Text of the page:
Independence of the South African Judiciary

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Independence of the South – African judiciary

INDEX
1. Introduction3
2. The separation of powers and checks and balances4
3. Problems with judicial independence 6

Bibliography8

The Independence of the South African Judiciary
1. Introduction

The concept of judicial independence is as old as constitutionalism itself. Judicial independence is “the capacity of the courts to perform their constitutional function free from actual or apparent dependence upon any person or institutions, including, in particular, the executive arm of government, over which they do not exercise direct control”.

During recent years there has been considerable controversy surrounding the judiciary in South Africa, especially recently over the five judicial reform bills released by the Minister of Justice in December of 2004. In the pre-1994 South Africa, courts didn’t have the capacity to challenge the substance of a new law or Act; only the procedure could be disputed if a new law or Act came to life without the proper steps being followed. The House of Parliament was considered sovereign and all other government institutions subservient to it. The independence of the judiciary is one of the core values that the African National Congress fought for, in order to ensure that there would be a system in place that could evaluate and deliver reckoning not only on the behaviour of the everyday citizen, but the ensure that there is a power or system sovereign to that of government that could independently review the laws it instils and direct power equally between the different branches and levels of government.

In South Africa, the legacy of apartheid is still felt and transformation of society continues to be a key point of debate. In the past 18 years, the transformation of the South African judiciary has progressed rather rapidly: race diversity has improved, judges have promoted constitutional values and courts have made independent decisions. At the same time, there are major challenges to the transformation of the judiciary. Problems of access, poor court management and inefficiency affect the delivery of justice.

In South – Africa the Administrative law and The Constitution preside over matters such as judicial independence. Judicial independence is intertwined with the doctrines of separation of powers and of checks and balances, which are associated with democracy.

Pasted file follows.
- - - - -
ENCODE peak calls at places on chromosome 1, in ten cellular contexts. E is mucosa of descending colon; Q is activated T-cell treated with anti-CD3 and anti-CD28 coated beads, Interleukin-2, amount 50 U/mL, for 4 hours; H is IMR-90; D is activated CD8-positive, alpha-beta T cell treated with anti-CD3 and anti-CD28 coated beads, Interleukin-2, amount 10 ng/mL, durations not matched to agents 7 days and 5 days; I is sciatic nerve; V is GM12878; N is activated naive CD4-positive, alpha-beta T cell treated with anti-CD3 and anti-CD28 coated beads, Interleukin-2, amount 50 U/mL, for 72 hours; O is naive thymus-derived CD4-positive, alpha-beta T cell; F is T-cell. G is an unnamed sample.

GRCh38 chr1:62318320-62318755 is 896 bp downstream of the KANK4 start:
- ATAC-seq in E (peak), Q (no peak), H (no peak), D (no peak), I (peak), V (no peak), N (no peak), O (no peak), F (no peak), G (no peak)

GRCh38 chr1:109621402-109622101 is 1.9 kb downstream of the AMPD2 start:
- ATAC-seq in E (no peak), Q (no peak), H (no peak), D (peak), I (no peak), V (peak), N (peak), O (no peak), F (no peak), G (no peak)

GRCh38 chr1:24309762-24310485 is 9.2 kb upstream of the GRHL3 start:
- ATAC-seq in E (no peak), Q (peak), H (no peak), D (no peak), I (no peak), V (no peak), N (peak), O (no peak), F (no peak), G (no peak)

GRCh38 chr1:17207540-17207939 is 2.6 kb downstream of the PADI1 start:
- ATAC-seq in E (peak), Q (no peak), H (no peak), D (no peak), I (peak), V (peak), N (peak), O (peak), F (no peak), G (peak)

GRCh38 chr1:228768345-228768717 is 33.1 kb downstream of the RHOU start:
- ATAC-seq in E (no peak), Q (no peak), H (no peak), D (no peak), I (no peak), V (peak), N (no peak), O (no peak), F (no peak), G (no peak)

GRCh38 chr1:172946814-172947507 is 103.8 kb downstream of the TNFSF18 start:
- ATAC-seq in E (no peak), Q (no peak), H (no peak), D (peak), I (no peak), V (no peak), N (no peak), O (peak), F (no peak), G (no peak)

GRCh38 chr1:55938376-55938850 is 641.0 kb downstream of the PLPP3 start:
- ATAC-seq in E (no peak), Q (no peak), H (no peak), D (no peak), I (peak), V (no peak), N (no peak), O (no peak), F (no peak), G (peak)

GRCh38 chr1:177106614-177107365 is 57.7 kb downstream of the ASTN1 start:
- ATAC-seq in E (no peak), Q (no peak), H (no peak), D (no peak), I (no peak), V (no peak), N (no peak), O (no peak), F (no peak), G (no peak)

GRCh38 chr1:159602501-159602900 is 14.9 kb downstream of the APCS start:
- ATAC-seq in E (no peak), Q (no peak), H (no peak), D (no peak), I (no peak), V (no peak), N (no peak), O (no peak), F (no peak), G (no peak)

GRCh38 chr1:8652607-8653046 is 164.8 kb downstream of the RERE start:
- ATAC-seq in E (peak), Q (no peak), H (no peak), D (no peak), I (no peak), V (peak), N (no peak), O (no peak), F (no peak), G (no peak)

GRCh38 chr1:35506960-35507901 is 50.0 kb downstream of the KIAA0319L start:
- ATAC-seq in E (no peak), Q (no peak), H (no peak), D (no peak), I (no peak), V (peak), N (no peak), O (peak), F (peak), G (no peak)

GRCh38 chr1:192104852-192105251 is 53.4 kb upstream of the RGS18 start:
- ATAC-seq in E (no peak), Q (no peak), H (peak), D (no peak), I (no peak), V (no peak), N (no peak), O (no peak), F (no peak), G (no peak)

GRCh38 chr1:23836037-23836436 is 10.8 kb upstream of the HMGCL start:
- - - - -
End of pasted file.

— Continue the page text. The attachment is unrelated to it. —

2. The doctrine of the separation of power and checks and balances

As the Constitutional Court has indicated , the doctrine recognises the functional independence of the three branches of government (Executive, Legislative and Judicial) while the checks and balances associated with the doctrine prevents the branches from usurping each other’s power.

This principle was also entrenched in the Constitutional Court’s judgement in the Glenister Case Judge NGCOBO CJ made reference to the importance of the judicial function in maintaining the independence of our law between various government branches: “Courts have traditionally resisted intrusions into the internal procedures of other branches of government. They have done this out of comity and, in particular, out of respect for the principle of separation of powers. But at the same time they have claimed the right as well as the duty to intervene in order to prevent the violation of the Constitution. To reconcile their judicial role to uphold the Constitution, on the one hand, and the need to respect the other branches of government, on the other hand, Courts have developed a ‘settled practice’ or general rule of jurisdiction that governs judicial intervention in the legislative process.”

Judicial independence set out in section 165 of the South African Constitution, which currently provides: (2)The courts are independent and subject only to the Constitution and the law, which they must apply impartially and without fear, favour or prejudice. (3) No...
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